I Trying To Get My Duck In The Row But I Got Geese Instead!

F/7.1, 1/200, ISO 250.

Canada Goose and Goslings

What did the triangle say to the circle?

Your pointless!

Interesting Fact:  In spring and summer, geese concentrate their feeding on grasses and sedges, including skunk cabbage leaves and eelgrass. During fall and winter, they rely more on berries and seeds, including agricultural grains, and seem especially fond of blueberries. They’re very efficient at removing kernels from dry corn cobs. Two subspecies have adapted to urban environments and graze on domesticated grasses year round. ( https://www.allaboutbirds.org/guide/Canada_Goose/lifehistory )

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The Fish Was This Big! I Swear!

F/7.1, 1/200, ISO 320.

Canada Goose

What does a pig put on its paper cut?

Oinkment!

Interesting Fact:  At least 11 subspecies of Canada Goose have been recognized, although only a couple are distinctive. In general, the geese get smaller as you move northward, and darker as you go westward. The four smallest forms are now considered a different species: the Cackling Goose. ( https://www.allaboutbirds.org/guide/Canada_Goose/lifehistory )

From Small Beginnings Come Great Things

F/5.6, 1/200, ISO 100.

Canada Goose Goslings

What do you get when you cross fish and an elephant?

Swimming trunks.

Interesting Fact: Young often remain with their parents for their entire first year, especially in the larger subspecies. As summer wanes birds become more social; they may gather in large numbers at food sources; where food is limited and patchy, may compete with displays and fights.  ( https://www.allaboutbirds.org/guide/Canada_Goose/lifehistory )

Baby Time!

F/5.6, 1/320, ISO 100.

Canada Goose Goslings

What did the blanket say to the bed?

Don’t worry, I’ve got you covered!

Interesting Fact: Canada Geese eat grain from fields, graze on grass, and dabble in shallow water by tipping forward and extending their necks underwater. During much of the year they associate in large flocks, and many of these birds may be related to one another. They mate for life with very low “divorce rates,” and pairs remain together throughout the year. Geese mate “assortatively,” larger birds choosing larger mates and smaller ones choosing smaller mates; in a given pair, the male is usually larger than the female. Most Canada Geese do not breed until their fourth year; less than 10 percent breed as yearlings, and most pair bonds are unstable until birds are at least two or three years old. Extra-pair copulations have been documented. ( https://www.allaboutbirds.org/guide/Canada_Goose/lifehistory )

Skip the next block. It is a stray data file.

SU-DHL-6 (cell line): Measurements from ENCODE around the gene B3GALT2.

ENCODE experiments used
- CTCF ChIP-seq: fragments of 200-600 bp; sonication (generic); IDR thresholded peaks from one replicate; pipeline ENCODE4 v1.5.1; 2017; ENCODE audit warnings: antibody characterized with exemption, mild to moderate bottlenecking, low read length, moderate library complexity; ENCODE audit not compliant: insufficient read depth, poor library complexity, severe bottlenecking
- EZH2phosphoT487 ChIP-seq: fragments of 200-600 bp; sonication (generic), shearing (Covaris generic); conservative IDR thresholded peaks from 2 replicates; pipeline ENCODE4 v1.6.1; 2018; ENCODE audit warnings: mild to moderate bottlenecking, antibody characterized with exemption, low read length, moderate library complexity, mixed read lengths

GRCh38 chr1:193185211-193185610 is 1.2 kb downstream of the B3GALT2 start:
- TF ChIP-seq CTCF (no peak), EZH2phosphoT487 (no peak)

Happy Mother’s Day To Every Mom Out There! 

Happy Mother’s Day!

Canada Goose 3
F/4.8, 1/800, ISO 100.

Canada Goose

Son asked his mom a question about computers

Son: Why is a computer so smart mom?

Mom: It listens to its motherboard.

Interesting Fact: The modern holiday of Mother’s Day was first celebrated in 1908, when Anna Jarvis held a memorial for her mother at St Andrew’s Methodist Church in Grafton, West Virginia. Today St Andrew’s Methodist Church now holds the International Mother’s Day Shrine.[6] Her campaign to make “Mother’s Day” a recognized holiday in the United States began in 1905, the year her mother, Ann Reeves Jarvis, died. Ann Jarvis had been a peace activist who cared for wounded soldiers on both sides of the American Civil War, and created Mother’s Day Work Clubs to address public health issues. Anna Jarvis wanted to honor her mother by continuing the work she started and to set aside a day to honor all mothers, because she believed that they were “the person who has done more for you than anyone in the world”. ( https://en.m.wikipedia.org/wiki/Mother%27s_Day )

Lifeguard Is On Duty!

Canada Goose And Goslings

F/5.6, 1/500, ISO 200.

Canada Goose And Goslings 

Why won’t they allow elephants in public swimming pools?

Because they might let down their trunks.

Interesting Fact: Individual Canada Geese from most populations make annual northward migrations after breeding. Nonbreeding geese, or those that lost nests early in the breeding season, may move anywhere from several kilometers to more than 1500 km northward. There they take advantage of vegetation in an earlier state of growth to fuel their molt. Even members of “resident” populations, which do not migrate southward in winter, will move north in late summer to molt.  ( https://www.allaboutbirds.org/guide/Canada_Goose/lifehistory )